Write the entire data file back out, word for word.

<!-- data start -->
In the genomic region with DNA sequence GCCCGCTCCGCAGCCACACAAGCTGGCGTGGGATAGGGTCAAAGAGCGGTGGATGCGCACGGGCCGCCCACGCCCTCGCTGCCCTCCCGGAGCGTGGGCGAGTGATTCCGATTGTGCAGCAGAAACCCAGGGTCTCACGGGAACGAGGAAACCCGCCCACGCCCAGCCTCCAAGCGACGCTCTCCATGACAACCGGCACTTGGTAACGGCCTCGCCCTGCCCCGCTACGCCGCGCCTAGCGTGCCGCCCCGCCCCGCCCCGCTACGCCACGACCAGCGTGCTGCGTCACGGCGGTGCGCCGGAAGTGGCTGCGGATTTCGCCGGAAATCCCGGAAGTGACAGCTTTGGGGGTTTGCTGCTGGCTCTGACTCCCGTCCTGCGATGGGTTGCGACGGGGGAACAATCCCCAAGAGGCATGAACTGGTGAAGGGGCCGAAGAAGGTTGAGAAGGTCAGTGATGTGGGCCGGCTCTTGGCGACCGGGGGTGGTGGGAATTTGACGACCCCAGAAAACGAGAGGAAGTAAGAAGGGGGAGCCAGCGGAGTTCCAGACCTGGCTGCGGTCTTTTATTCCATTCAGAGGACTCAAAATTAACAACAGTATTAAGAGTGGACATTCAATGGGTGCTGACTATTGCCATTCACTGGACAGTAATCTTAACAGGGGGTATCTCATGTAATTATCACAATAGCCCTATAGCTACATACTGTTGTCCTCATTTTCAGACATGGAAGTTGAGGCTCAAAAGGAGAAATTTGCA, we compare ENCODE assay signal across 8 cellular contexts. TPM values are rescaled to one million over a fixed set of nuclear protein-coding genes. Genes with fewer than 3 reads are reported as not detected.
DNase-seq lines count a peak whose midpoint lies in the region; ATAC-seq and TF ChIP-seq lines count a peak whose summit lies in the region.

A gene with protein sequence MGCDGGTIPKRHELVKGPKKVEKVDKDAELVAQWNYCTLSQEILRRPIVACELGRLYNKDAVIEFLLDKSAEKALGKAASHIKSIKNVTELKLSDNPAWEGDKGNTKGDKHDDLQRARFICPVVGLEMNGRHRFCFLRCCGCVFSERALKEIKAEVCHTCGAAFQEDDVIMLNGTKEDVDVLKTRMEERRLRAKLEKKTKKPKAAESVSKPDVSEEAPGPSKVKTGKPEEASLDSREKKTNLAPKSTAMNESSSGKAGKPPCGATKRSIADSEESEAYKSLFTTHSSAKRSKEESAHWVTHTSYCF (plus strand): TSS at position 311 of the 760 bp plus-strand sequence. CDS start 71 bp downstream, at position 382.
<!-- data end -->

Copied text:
In the genomic region with DNA sequence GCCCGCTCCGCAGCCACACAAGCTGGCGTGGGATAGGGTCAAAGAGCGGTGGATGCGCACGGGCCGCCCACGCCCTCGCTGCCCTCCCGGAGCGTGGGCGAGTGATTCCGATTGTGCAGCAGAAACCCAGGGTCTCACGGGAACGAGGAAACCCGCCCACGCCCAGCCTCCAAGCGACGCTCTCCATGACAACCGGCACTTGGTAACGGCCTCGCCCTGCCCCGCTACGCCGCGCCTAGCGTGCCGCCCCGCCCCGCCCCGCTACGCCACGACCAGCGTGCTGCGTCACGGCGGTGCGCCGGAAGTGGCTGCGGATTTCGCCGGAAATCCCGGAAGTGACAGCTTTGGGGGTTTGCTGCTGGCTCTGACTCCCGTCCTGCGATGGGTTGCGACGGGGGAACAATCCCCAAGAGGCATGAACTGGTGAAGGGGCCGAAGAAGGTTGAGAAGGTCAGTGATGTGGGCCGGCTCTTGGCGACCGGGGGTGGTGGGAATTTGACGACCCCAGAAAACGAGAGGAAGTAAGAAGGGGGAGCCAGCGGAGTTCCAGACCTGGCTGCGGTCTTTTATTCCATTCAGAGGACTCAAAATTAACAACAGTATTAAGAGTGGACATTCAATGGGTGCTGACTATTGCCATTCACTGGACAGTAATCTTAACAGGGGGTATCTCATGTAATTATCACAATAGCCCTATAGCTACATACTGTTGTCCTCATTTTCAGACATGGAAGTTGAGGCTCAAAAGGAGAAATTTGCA, we compare ENCODE assay signal across 8 cellular contexts. TPM values are rescaled to one million over a fixed set of nuclear protein-coding genes. Genes with fewer than 3 reads are reported as not detected.
DNase-seq lines count a peak whose midpoint lies in the region; ATAC-seq and TF ChIP-seq lines count a peak whose summit lies in the region.

A gene with protein sequence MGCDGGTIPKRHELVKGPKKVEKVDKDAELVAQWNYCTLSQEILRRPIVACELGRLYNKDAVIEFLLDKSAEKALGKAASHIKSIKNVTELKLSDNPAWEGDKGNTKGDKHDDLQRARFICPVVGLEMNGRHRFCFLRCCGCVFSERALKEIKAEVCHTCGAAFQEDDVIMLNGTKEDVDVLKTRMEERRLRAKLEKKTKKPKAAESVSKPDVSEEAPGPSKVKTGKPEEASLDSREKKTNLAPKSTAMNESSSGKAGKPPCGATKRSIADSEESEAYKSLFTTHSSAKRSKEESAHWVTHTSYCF (plus strand): TSS at position 311 of the 760 bp plus-strand sequence. CDS start 71 bp downstream, at position 382.